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All opinions are subject to modification and technical correction prior to official publication in the North Carolina Reports and North Carolina Court of Appeals Reports. In the event of discrepancies between the electronic version of an opinion and the print version appearing in the North Carolina Reports and North Carolina Court of Appeals Reports, the latest print version is to be considered authoritative.


NO. COA06-554

Filed:  6 March 2007

1.    Sentencing_noncapital_Confrontation Clause_not violated

    Hearsay testimony at a noncapital sentencing hearing that a witness had been offered a bribe by defendant did not violate the Confrontation Clause. The standard outlined in State v. Bell, 359 N.C. 1, was clearly intended only for capital sentencing hearings and is not extended to noncapital hearings.

2.    Sentencing_evidence_witness's fear of defendant

    There was no error in a sentencing hearing where testimony was admitted that a witness had left town because of fear of defendant. The Rules of Evidence do not apply to sentencing hearings.

    Appeal by defendant from judgment entered 29 June 2005 by Judge Albert Diaz in Mecklenburg County Superior Court. Heard in the Court of Appeals 9 January 2007.

    Attorney General Roy A. Cooper, III, by Special Deputy Attorney General Gary R. Govert, for the State.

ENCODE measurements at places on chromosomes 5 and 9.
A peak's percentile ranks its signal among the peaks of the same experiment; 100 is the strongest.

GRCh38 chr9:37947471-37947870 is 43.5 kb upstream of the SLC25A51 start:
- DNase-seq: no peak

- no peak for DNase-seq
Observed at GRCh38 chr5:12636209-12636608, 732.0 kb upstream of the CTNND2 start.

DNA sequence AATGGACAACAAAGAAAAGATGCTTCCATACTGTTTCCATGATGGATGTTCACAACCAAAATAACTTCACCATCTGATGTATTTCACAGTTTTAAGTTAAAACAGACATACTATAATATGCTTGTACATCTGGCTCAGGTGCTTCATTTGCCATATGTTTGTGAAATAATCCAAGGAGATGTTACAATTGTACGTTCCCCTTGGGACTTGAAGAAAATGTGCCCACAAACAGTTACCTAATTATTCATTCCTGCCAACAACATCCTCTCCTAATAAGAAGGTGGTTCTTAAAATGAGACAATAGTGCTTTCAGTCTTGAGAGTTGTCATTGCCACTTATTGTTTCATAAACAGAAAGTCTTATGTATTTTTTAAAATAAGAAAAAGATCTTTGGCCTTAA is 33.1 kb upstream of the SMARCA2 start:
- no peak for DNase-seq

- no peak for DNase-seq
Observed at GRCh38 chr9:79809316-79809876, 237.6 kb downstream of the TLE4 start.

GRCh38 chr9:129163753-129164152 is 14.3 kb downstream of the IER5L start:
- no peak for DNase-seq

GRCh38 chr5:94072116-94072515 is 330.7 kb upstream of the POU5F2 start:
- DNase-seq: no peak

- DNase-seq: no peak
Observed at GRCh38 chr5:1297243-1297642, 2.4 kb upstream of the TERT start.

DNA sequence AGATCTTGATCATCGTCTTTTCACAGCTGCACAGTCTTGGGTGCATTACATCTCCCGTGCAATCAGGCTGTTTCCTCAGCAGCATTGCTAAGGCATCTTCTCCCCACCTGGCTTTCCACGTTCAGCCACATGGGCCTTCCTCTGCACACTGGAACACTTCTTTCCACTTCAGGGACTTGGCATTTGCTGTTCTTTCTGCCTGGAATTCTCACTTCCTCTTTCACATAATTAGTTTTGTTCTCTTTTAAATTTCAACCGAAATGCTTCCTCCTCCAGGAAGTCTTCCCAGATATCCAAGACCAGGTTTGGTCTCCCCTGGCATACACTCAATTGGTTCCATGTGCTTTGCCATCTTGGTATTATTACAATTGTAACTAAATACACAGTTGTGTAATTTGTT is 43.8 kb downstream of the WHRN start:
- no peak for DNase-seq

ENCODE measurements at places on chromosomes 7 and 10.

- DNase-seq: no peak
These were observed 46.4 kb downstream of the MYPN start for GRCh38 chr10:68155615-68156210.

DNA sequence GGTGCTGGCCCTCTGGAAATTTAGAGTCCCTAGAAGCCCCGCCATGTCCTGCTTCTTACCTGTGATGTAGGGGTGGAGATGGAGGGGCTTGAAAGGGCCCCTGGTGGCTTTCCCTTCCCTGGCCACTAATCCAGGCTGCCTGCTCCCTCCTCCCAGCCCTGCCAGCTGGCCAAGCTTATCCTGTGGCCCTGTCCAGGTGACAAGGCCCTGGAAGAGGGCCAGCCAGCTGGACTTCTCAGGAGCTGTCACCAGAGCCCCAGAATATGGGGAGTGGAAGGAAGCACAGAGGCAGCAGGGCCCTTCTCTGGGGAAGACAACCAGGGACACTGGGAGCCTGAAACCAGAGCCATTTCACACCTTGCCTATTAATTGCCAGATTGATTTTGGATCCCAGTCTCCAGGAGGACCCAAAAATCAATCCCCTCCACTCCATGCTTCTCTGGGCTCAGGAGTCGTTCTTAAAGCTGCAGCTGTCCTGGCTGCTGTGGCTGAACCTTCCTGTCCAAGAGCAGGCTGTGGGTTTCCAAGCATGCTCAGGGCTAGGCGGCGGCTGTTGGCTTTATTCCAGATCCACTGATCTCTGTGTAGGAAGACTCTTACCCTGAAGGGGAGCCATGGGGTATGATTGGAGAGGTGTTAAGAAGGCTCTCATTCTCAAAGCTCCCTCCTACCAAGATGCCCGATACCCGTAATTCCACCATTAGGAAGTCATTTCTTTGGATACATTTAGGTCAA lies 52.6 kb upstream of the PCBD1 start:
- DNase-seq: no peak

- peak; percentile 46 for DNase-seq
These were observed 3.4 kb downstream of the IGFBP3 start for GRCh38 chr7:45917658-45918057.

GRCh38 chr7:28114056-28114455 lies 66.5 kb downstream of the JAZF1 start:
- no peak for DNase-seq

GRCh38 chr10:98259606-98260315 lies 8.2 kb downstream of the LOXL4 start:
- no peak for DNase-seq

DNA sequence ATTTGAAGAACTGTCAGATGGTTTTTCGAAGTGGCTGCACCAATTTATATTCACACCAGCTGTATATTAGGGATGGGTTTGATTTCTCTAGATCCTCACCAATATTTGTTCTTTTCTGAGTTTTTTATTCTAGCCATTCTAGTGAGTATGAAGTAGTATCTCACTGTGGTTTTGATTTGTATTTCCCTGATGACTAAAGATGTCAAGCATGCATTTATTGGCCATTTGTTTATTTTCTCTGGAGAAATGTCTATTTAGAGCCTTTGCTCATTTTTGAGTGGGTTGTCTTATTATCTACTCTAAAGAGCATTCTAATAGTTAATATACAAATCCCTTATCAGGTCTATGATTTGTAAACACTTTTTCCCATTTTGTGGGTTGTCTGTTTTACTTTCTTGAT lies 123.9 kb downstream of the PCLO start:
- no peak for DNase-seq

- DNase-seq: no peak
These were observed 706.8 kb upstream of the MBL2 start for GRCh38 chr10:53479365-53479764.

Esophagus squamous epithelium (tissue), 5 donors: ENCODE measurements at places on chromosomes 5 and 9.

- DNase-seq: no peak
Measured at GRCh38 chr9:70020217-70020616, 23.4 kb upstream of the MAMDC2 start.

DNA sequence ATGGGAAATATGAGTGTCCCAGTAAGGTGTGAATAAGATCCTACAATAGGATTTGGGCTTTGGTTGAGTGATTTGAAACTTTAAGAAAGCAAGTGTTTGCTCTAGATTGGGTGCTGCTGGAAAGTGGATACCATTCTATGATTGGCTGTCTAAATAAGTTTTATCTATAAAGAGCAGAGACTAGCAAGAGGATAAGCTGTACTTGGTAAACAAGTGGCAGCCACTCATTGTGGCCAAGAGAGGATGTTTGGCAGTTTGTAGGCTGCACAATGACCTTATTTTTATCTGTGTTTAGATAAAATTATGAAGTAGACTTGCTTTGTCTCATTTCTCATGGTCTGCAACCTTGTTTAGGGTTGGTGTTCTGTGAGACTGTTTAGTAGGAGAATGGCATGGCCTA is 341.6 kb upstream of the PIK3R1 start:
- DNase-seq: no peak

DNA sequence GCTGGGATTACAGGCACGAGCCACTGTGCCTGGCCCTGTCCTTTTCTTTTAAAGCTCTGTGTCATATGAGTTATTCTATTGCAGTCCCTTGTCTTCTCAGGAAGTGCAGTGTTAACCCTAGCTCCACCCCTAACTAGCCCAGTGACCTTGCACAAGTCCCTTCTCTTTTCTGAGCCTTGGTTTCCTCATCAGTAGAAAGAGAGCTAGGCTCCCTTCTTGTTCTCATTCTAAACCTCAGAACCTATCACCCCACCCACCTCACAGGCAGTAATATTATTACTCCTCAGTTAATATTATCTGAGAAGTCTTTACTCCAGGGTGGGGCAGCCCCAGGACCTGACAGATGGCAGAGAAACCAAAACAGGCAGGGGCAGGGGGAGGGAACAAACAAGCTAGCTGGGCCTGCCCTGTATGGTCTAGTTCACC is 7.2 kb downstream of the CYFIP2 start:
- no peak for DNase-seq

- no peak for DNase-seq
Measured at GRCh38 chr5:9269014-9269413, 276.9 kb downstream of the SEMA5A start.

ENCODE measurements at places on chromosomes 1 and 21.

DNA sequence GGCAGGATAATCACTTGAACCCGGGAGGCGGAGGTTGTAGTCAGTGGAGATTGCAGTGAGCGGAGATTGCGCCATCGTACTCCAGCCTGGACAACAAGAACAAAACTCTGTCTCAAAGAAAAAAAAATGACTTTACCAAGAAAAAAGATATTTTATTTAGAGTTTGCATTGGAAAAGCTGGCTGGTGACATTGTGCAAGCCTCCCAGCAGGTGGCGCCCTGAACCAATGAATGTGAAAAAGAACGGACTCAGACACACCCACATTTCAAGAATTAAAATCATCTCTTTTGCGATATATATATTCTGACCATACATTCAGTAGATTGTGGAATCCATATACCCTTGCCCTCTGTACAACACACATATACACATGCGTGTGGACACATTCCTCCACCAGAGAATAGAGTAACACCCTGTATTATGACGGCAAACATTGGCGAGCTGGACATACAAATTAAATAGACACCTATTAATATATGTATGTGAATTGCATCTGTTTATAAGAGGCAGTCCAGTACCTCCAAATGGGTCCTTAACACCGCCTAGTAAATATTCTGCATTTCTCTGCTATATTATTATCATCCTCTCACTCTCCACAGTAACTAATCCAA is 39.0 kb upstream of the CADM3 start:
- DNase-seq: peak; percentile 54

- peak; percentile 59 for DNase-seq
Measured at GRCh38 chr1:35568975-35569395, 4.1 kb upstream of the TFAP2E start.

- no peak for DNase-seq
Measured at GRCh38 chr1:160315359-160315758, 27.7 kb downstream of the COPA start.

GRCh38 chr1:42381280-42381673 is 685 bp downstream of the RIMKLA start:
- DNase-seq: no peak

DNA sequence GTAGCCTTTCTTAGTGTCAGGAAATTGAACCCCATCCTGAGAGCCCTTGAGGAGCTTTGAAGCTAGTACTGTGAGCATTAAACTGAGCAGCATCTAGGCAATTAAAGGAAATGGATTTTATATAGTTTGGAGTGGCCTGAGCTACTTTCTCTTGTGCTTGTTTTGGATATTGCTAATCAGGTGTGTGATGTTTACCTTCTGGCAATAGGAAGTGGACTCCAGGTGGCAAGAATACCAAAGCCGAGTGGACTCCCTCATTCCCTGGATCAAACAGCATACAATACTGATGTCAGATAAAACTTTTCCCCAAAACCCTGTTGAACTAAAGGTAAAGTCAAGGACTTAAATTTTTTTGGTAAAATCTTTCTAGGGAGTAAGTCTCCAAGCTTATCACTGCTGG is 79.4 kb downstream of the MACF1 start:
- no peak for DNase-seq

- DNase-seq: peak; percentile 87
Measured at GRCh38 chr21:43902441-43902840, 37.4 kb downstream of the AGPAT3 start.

Appellate Defender Staples Hughes, by Assistant Appellate Defender Benjamin Dowling-Sendor, for defendant-appellant.

    HUNTER, Judge.

    Stepen   (See footnote 1)  Kernal Sings (“defendant”) appeals from a judgment sentencing him to 140 to 177 months' imprisonment for voluntarymanslaughter. For the reasons stated herein, we affirm the judgment of the trial court.
    On 27 April 2005, defendant entered a plea of no contest to a charge of voluntary manslaughter for the shooting of Nicholas McKay (“decedent”). Under his plea agreement, defendant also stipulated to a Prior Record Level of IV and to three aggravating factors alleged in the indictment. Further, the agreement stated that counsel for both defendant and the State would present evidence about the appropriate sentence, which the agreement explicitly stated would be within the presumptive or aggravated range.
    At defendant's sentencing hearing, the court admitted testimony by Lamont McGuiness (“McGuiness”), cousin to decedent and the only eyewitness to the crime. Two pieces of testimony were admitted over defendant's objections: First, that some time after the shooting, defendant offered McGuiness $1,000.00 not to testify against him (via an intermediary), and second, that McGuiness left Charlotte after the shooting because he was afraid defendant would hire someone to kill him.
    The State also presented evidence as to the three aggravating factors included in the plea agreement: (1) at the time of the shooting, defendant was on pretrial release for a charge of cocaine trafficking, (2) defendant was on pretrial release for a charge of possession with intent to sell and deliver cocaine, and (3) decedent was a witness against defendant in connection with the latter charge. Defendant was sentenced in the aggravated range toimprisonment for 140 to 177 months. Defendant appeals that sentence.


    [1] Defendant first argues that McGuiness's testimony regarding the attempted bribe by defendant was admitted in violation of the Confrontation Clauses of the federal and state constitutions   (See footnote 2)  (Sixth Amendment and Art. I, . 23, respectively) and that, as a direct result of this error, defendant was sentenced in the aggravated range. This argument is without merit.